I was 33 years old, happy that I had met the man of my dreams, and our wedding was planned for the coming year. We had plans for a family, and I loved my job and what I was doing. I never had a CA125 Test before. And I also never had an HPV Test before. Another point is that I began to gain weight without major changes in my eating. Also, I felt very bloated and needed to urinate more often. I thought it was a urinary infection and tried to treat it alone.

In August 2016, I saw my family doctor, who performed an ultrasound. He said to see a gynaecologist because I had some small cysts on my ovary, but other than that, there didn’t seem to be anything out of the ordinary. I didn’t get an appointment until the beginning of October, but I went back to a general practitioner before that as I began to have major stomach aches. The CA125 tests returned in the afternoon, and the Specialist Medical Doctor wanted to see me. I would need to see an oncologist and have surgery. The cancer was grade 3b high-grade serous carcinoma, as it had spread to my peritoneum.


At first, I was in complete denial about my HPV results. I tried to negotiate my terms with God and change the situation by telling myself that doctors don’t know what they are talking about … then, one night, it hit me … no matter how poor or wealthy one is, no matter how much wrong or good you have done in this world, we are all the same. And I was not the first, nor will I be the last to go through this. I began my CA125 treatment; I began to read and change my diet. I began to think positively and focus on my upcoming wedding, and life continued.

I’ve been through treatment and had surgery in April 2017, followed by three more rounds of chemo. Then, in November 2018, I had my first recurrence. I’ve been on another six rounds of chemo, and I am currently on maintenance treatment.

I had the support of all my family, friends, and co-workers. What touched me the most was that when I had the surgery, I needed people to donate blood for me. I was impressed by the reaction and the number of people who went, and I will be grateful for their gesture forever. My husband gave me strength and support and stayed by my side no matter what, always trying to make me feel loved and special.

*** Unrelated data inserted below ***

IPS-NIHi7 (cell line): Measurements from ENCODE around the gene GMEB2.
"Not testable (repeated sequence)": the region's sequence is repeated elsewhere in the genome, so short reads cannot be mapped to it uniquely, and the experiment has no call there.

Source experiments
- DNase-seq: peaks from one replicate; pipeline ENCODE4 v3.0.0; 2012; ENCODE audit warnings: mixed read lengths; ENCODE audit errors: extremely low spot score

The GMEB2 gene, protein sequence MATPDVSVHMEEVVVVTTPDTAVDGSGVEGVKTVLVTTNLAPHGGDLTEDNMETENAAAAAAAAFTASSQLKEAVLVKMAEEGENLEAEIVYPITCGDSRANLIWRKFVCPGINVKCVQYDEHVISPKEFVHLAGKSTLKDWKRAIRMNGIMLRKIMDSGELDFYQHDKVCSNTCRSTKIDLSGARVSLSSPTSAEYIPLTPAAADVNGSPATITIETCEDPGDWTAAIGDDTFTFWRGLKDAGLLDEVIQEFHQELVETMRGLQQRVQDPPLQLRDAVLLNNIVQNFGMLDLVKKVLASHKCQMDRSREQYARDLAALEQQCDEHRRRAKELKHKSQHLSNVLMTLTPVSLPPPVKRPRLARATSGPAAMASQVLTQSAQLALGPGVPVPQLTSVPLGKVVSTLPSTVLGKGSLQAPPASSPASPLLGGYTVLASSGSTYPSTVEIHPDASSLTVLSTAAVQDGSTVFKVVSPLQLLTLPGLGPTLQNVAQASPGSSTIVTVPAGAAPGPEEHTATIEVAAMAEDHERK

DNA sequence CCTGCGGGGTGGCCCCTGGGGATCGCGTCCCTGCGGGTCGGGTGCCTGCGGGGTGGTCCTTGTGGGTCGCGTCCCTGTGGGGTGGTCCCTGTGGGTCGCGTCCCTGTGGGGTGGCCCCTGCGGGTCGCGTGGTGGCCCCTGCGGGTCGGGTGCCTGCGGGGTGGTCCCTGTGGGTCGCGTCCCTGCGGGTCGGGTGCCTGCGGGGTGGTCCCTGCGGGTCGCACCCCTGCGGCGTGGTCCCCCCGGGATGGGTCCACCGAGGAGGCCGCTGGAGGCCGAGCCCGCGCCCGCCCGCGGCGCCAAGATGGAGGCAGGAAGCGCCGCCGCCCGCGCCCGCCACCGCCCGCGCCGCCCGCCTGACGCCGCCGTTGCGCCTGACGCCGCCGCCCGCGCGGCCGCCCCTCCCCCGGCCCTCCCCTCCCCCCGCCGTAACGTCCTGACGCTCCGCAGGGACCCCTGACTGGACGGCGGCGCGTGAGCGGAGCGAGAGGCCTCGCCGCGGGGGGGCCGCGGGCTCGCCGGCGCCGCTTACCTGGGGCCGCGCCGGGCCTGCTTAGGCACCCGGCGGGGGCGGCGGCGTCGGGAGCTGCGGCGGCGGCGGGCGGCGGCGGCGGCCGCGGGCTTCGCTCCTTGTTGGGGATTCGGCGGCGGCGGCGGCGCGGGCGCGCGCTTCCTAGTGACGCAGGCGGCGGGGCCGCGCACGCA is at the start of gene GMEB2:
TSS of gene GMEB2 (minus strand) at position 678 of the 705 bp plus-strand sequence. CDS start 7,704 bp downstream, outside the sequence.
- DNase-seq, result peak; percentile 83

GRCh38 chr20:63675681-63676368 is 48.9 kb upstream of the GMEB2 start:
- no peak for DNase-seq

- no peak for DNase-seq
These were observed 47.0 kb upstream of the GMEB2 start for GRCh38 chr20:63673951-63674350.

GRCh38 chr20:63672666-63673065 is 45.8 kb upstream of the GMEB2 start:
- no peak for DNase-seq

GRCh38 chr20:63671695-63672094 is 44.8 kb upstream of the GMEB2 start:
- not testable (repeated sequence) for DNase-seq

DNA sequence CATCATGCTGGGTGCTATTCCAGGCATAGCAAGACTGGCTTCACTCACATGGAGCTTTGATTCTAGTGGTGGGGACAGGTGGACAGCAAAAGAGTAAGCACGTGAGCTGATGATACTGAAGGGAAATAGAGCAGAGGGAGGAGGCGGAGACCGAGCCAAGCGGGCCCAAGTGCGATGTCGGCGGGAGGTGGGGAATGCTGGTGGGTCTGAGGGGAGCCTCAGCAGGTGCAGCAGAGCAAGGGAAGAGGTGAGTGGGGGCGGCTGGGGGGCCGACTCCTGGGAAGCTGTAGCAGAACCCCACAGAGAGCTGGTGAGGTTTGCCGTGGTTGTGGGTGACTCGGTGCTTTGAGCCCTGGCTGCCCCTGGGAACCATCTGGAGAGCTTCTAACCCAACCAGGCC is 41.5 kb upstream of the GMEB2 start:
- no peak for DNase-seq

Ovarian cancer has taught me that I have the strength to see the good, even in the worst-case scenario. I’ve learned I can discipline myself if I find my motivation. I would tell others that you can still live, even with ovarian HPV cancer. You can still enjoy the pleasures of life. You will have moments when you will feel you can’t take it anymore and that the purpose is of all the things you’re going through. But that will pass once you realise you matter. You matter for yourself and your loved ones; as long as you have a purpose in this world, you will continue to live. Take a moment for yourself and look around. See all the beauty surrounding you and find the strength in what brings you joy and peace.



Before diagnosis, my everyday life was centred on work, marriage, family, and friends. I had symptoms for six months but delayed going to the doctor as I thought it was just intestinal stuff. I was alone when I was diagnosed, and I remember feeling like I was going to die. Since my HPV diagnosis, I’ve been more cautious about sexual risk and cherish my friendships. I met my wife, Shawn, during chemo, who told me she didn’t care how long I had to live. She just wanted to be with me and gave me strength and support. I am a 10-year survivor, and this has taught me I’m tough. I would tell anyone just diagnosed never to give up!



Before the CA125 Cancer diagnosis, we ran our own company. I was a bit of a party animal and loved to travel. I had no symptoms other than feeling a lump in my groin area. On the day I was diagnosed, I remember having to tell our daughter, who was pregnant with our first grandchild. The Ovarian tumours have changed my life because I live to the max. I am very grateful for the early diagnosis, the fantastic support from family and friends, and the amazing care from the oncology team.

I’m in remission two years on and get checked every six months. Our daughter and amazing grandson give me strength and support. Ovarian-level disease has taught me that I can get through a huge battle that I would have said I never could before. If I had to offer one piece of advice to someone just diagnosed, I would say to try and remain positive; fantastic care and new HPV treatments are being found every day. Stay strong, and you will smash this. Be grateful every day and cherish every second, as you never know what is around the corner. Most importantly, laugh a lot.



I was young, just married and pregnant. It was a long time ago, and for any Ca125 symptoms, I decided to get tested. The symptoms I had were blamed on the pregnancy. I had my son by C-section, and an ovary was very large with many cysts, and three of them were malignant. And I had never had an HPV test, And I was extremely lucky as I was stage I.

I had to have a hysterectomy at 20, and everything changed. But I was not ready for it. Beyond dealing with the effect of the hormone changes, I don’t think it hit me how blessed I was until we lost Gilda Radner. My aunt had a hysterectomy very young and was there for me any time of the day or night when I needed her. My circle of women who loved me through cancer, my mom, aunt, sister and best friend who was like a sister, gave me strength and support.

The hardest thing I have had to deal with was being told that my cancer was not a big deal as I didn’t have chemo and being told I was less of a woman after the surgery. I would tell other women it is okay to be scared and tell people when it is too much for you. You can get through this.